Debt limit and spending reforms are inextricably linked
It is disappointing, though predictable, that President Obama, members of his cabinet, and his faithful allies on Capitol Hill are urging an increase in the nation’s debt limit without including real budget reforms, spending reductions and controls. For decades, Congress has been raising the limit on the amount of money the United States can borrow. Democrats blindly raised it six times in just the last four years. We have amassed a national debt of nearly $14.3 trillion — that is $45,000 per American — and projections indicate that by 2030 our debt as a share of our economy will be an astonishing 146%. No nation can sustain such a weight against its economy.
This disastrous cycle must stop! Congress cannot keep giving itself extra room on the credit card in hopes that its spending habits might change. It is our time and our responsibility to bring an end to the broken ways of Washington.
House Republicans have already successfully changed the conversation in Washington from spending to cutting. However, we simply must institute concrete, structural reforms to the way Congress spends hard-earned taxpayer dollars. Our debt crisis hasn’t occurred because we tax too little; it has occurred because we spend too much! The debt limit debate and spending reform are inextricably linked.
Any discussion about raising the debt limit must begin with a plan to rein in federal spending in the near-term and long-term. In the near-term, we need substantial spending reductions. Going forward, there should be in place hard controls on spending that do not have the usual Washington loopholes that allow future Congresses to avoid the tough choices. And while a bit more long-term, a balanced budget amendment would ensure the government lives within its means, just like families and businesses do all across America.
Democrats claim that this discussion of spending reductions, controls, and budget process reforms should be, at best, ancillary to the debate on the debt limit rather than a direct part of it. In other words, they want to kick those issues further down the road. These are the same folks that believe the best way to address our spending problem is to raise taxes on families and job creators. Neither the Obama administration nor Congressional Democrats have offered a substantive plan that would avert a future crippled by unprecedented debt and insolvent health and retirement security programs. They have managed to delude themselves into believing the urgency to get our debt under control is overstated. If President Obama believes that America should live within its means, as he says, he ought to demonstrate how we can get there, rather than asking that we increase the debt limit to accommodate his trillion-dollar annual deficits.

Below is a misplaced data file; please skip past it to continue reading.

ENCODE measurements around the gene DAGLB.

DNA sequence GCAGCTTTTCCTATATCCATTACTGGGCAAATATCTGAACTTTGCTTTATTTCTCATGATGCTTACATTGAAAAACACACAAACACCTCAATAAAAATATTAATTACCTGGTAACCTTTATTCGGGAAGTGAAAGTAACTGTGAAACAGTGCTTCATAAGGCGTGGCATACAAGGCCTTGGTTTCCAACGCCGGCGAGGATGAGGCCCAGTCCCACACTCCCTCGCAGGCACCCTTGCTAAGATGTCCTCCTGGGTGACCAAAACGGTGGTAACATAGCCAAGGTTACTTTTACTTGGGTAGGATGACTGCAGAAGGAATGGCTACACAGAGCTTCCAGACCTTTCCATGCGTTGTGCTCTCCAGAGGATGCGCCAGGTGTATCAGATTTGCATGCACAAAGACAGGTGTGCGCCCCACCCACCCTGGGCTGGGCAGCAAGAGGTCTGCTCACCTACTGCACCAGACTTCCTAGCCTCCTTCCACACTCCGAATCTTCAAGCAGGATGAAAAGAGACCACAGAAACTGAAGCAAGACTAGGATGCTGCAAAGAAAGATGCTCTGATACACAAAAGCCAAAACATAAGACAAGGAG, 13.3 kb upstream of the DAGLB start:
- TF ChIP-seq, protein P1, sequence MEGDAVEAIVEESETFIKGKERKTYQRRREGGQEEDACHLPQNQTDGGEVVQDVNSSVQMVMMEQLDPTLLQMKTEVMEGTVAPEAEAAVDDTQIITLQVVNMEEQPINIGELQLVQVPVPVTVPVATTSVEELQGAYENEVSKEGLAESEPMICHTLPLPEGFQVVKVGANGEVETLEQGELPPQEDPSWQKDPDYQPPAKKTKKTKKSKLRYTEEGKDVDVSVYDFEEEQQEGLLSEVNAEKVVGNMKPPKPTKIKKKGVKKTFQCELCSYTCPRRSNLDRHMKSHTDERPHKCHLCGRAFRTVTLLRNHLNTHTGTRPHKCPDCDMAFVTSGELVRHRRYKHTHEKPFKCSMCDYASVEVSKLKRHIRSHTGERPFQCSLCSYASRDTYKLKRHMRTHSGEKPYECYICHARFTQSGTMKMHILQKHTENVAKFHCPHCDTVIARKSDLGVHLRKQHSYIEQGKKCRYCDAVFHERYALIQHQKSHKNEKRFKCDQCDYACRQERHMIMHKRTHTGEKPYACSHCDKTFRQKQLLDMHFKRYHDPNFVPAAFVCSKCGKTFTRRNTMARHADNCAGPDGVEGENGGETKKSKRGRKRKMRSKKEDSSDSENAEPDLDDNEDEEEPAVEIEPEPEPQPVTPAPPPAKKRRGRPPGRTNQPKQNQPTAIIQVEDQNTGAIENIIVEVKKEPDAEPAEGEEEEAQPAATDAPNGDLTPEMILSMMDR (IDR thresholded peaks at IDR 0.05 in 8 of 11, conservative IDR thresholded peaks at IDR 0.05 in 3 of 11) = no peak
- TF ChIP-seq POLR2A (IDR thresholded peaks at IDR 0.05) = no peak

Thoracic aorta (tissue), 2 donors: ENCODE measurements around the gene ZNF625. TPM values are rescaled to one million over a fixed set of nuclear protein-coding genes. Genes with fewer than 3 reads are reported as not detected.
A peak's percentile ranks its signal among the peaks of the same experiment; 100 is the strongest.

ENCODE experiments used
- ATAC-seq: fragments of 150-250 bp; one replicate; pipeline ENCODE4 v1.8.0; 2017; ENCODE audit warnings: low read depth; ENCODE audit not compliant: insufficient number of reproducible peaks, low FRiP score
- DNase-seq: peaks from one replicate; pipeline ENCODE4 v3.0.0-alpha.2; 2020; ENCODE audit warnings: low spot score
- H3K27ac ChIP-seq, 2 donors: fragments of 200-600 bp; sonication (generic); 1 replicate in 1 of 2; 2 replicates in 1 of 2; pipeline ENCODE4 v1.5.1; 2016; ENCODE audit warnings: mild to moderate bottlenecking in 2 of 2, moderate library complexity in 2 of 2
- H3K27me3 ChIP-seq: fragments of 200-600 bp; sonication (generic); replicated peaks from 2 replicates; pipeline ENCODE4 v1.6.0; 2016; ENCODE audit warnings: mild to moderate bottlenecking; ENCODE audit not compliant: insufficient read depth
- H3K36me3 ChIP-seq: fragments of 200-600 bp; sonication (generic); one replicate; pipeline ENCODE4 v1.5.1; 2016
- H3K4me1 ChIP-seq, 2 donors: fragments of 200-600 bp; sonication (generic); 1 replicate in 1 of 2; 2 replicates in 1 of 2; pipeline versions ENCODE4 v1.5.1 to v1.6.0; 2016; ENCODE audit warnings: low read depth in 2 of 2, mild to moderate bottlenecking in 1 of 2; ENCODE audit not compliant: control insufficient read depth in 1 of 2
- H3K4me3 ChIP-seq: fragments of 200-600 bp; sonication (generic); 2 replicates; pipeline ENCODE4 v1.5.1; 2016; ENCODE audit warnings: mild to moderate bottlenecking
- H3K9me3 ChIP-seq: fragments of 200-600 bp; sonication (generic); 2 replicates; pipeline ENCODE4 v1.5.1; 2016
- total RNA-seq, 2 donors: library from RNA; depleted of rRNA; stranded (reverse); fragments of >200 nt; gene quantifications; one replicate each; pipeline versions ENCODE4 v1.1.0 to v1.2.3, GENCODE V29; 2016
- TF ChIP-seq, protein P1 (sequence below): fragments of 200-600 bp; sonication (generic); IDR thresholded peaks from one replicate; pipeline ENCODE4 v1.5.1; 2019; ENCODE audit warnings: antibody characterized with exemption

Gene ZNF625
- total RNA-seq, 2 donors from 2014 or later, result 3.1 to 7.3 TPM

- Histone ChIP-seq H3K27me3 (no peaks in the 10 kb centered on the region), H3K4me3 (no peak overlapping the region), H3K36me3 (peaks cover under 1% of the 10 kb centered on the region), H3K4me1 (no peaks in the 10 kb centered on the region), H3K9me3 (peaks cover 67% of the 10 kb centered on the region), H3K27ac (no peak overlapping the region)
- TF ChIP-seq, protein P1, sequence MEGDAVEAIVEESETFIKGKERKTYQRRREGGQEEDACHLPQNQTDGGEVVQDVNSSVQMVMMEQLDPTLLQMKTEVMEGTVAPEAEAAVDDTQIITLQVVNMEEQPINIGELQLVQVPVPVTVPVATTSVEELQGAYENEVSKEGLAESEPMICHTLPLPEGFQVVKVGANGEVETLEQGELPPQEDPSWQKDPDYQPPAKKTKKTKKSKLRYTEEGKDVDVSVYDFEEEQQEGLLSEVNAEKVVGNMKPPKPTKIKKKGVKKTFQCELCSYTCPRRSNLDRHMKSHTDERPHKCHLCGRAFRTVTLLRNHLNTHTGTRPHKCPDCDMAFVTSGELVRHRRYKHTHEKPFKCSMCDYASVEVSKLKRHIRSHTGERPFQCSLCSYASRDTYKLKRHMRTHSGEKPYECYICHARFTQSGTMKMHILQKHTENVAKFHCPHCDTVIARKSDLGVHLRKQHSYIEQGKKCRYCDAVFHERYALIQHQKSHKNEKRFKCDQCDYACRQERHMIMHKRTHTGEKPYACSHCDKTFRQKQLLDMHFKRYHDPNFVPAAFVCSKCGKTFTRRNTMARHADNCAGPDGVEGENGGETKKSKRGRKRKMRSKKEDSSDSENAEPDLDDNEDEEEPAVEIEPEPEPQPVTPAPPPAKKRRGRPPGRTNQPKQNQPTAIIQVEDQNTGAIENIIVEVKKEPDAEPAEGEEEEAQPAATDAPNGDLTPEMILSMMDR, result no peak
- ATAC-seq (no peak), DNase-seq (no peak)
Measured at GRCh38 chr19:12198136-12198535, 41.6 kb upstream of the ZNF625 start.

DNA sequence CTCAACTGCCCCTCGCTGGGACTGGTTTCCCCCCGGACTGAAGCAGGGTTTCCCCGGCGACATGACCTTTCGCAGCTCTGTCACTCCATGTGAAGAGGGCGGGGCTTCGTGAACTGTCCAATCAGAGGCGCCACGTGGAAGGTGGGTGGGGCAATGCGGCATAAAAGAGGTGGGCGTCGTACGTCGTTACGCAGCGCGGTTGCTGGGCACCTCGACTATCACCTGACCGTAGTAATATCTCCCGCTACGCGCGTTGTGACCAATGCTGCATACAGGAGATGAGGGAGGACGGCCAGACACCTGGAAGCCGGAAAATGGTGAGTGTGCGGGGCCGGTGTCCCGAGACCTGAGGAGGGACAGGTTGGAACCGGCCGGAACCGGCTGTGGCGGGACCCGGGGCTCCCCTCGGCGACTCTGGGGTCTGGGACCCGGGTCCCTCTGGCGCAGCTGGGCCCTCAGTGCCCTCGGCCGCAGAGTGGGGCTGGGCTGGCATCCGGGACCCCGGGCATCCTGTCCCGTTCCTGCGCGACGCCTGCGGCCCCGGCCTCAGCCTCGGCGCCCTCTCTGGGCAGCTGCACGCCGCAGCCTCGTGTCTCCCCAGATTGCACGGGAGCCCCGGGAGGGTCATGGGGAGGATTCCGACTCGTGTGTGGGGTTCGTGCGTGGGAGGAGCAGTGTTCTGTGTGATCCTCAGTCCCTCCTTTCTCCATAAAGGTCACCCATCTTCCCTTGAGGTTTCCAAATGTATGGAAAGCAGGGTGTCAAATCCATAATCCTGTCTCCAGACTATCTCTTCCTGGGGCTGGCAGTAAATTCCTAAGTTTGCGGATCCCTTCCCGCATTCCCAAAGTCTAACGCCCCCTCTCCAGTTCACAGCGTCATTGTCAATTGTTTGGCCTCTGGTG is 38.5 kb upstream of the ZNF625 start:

An increase in the debt limit without other responsible measures and reforms is absolutely reckless. It would say to the American people, investors and job creators at home and abroad that America’s leaders are not serious about putting our fiscal house in order. Economists have been warning Congress that ignoring this issue, or only paying it lip service, is a recipe for disaster. Standard and Poor’s recently downgraded its outlook on America’s debt from stable to negative. Yet, between campaign stops where he distorts substantive Republican proposals, the president wants to disassociate an increase in the debt ceiling from spending reforms. The evidence suggests that the Obama administration and Democrats are not serious about these challenges.
What House Republicans have proposed to do to tackle our spending-driven debt crisis is an honest plan that puts us on a path to prosperity and a balanced budget. We deal with the drivers of our debt head on; we offer positive solutions; and we do so in an open, truthful conversation with the American people. All we have seen from Democrats in Washington is political posturing to better position themselves for upcoming elections, and nothing to protect us, our children and our grandchildren from economic collapse.
The onus rests with the White House and its Congressional allies on Capitol Hill to join Republicans and seize the mantle of leadership — not to just clean up the mess of the past, but to build a more promising future.
Rep. Tom Price (R-GA) serves as Chairman of the Republican Policy Committee and is the fifth-ranking Republican in the House of Representatives. He is a member of the House Budget Committee and Ways and Means Committee.